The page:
latches onto

latch

[lach]
noun
1.
a device for holding a door, gate, or the like, closed, consisting basically of a bar falling or sliding into a catch, groove, hole, etc.
verb (used with object)
2.
to close or fasten with a latch.
verb (used without object)
3.
to close tightly so that the latch is secured: The door won't latch.
Verb phrases
4.
latch on,
a.
to grab or hold on, as to an object or idea, especially tightly or tenaciously.
b.
to include or add in; attach: If we latch the tax on, the bill will come to over $100.
5.
latch onto, Informal.
a.
to take possession of; obtain; get.
b.
to acquire understanding of; comprehend.
c.
to attach oneself to; join in with: The stray dog latched onto the children and wouldn't go home.

Origin:
before 950; 1930–35 for def 5; Middle English lacchen, Old English lǣccan to take hold of, catch, seize; akin to Greek lázesthai to take

relatch, verb (used with object)
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Based on the Random House Dictionary, © Random House, Inc. 2014.
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World English Dictionary
latch (lætʃ)
 
n
1.  a fastening for a gate or door that consists of a bar that may be slid or lowered into a groove, hole, etc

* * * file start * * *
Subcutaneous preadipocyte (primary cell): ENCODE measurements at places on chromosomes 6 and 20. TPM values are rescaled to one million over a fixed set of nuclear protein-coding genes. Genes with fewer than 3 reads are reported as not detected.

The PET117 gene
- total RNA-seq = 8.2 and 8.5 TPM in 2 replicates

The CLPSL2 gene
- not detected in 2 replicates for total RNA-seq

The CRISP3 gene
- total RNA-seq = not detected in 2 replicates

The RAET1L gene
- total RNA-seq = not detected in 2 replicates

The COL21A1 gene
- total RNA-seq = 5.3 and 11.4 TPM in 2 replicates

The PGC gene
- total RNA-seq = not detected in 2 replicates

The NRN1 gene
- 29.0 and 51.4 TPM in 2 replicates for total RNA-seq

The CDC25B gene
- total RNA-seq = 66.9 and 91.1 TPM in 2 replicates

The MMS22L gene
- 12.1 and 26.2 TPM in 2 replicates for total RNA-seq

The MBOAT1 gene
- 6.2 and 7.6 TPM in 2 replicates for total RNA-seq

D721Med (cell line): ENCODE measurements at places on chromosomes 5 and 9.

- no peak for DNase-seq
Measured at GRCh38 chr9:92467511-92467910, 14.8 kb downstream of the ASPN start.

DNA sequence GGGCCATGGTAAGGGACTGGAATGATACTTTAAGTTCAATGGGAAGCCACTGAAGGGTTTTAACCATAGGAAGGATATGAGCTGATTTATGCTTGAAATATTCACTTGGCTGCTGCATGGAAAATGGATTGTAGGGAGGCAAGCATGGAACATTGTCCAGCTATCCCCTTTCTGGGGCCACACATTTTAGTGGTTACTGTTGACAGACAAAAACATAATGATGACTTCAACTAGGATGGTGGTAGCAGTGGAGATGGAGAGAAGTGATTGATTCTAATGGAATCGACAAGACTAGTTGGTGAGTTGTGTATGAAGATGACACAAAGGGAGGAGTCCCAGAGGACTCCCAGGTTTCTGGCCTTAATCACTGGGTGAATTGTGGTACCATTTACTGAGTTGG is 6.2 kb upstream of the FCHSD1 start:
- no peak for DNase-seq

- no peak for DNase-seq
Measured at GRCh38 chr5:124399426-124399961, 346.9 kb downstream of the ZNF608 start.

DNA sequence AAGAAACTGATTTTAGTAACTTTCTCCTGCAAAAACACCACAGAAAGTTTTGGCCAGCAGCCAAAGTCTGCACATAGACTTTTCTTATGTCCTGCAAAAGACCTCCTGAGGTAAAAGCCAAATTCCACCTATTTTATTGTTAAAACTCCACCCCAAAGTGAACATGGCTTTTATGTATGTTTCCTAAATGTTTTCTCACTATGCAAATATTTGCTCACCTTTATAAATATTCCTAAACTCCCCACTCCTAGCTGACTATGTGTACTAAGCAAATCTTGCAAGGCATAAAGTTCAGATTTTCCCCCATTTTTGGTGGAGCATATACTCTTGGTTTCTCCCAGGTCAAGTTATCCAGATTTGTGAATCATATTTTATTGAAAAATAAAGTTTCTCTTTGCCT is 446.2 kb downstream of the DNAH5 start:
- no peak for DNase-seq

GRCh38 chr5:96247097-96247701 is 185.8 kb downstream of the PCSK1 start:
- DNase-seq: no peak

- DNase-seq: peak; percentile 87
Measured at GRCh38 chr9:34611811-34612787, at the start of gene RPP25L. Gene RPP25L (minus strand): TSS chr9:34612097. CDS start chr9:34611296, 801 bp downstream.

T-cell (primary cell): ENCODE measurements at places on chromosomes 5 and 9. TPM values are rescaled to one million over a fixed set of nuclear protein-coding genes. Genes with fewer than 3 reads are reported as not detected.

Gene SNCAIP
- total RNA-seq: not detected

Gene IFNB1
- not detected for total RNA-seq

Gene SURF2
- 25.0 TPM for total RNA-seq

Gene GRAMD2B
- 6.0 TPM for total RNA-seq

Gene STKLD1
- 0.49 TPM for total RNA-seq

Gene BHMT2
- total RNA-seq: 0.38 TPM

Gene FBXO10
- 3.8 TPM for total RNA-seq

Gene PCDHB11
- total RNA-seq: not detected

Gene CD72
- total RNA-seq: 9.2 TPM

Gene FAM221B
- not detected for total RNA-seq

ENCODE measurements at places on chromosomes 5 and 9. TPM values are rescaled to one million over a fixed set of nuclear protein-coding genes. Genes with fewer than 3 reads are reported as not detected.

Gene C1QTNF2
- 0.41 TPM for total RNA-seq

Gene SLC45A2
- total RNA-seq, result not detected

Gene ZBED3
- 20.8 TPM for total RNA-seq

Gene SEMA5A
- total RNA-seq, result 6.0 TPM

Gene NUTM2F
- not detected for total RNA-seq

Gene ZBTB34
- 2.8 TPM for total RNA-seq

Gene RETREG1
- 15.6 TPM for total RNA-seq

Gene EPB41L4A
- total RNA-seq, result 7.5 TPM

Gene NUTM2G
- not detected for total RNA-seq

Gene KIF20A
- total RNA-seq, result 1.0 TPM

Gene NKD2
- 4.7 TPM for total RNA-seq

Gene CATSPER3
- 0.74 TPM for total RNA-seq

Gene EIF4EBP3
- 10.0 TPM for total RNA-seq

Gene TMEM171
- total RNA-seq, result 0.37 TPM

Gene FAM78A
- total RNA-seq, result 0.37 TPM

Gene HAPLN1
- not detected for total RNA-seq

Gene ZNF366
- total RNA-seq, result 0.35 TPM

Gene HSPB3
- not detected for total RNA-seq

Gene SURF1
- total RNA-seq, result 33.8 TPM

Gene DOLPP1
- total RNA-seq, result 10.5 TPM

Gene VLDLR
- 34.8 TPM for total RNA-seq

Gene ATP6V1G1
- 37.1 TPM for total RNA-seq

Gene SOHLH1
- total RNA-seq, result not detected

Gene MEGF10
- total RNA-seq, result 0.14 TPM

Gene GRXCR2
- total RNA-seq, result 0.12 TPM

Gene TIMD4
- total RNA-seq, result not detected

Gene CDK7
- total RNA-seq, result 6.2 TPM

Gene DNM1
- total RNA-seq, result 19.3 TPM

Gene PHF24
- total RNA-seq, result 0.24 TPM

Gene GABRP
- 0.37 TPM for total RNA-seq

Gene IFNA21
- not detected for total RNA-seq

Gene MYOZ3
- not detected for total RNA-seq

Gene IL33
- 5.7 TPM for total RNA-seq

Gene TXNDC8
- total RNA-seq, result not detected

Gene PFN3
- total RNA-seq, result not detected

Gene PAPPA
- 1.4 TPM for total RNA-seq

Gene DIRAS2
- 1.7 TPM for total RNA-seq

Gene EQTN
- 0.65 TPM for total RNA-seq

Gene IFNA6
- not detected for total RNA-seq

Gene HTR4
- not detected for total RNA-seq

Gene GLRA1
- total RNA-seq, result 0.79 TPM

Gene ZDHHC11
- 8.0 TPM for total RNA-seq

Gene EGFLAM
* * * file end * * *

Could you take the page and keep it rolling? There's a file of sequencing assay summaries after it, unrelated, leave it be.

2.  a spring-loaded door lock that can be opened by a key from outside
3.  electronics Also called: latch circuit a logic circuit that transfers the input states to the output states when signalled, the output thereafter remaining insensitive to changes in input status until signalled again
 
vb
4.  to fasten, fit, or be fitted with or as if with a latch
 
[Old English læccan to seize, of Germanic origin; related to Greek lazesthai]

Collins English Dictionary - Complete & Unabridged 10th Edition
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Etymonline
Word Origin & History

latch
O.E. læccan "to grasp or seize," from P.Gmc. *lakkijanan. Not found in other Gmc. languages; probably from PIE *(s)lagw- "to seize" (see analemma). The noun is first recorded 1331, from the verb. Latchkey (1825) is a key to draw back the latch of a door; latchkey
child first recorded 1944, Amer.Eng., in ref. to children who come home from school while both parents are at work.
Online Etymology Dictionary, © 2010 Douglas Harper
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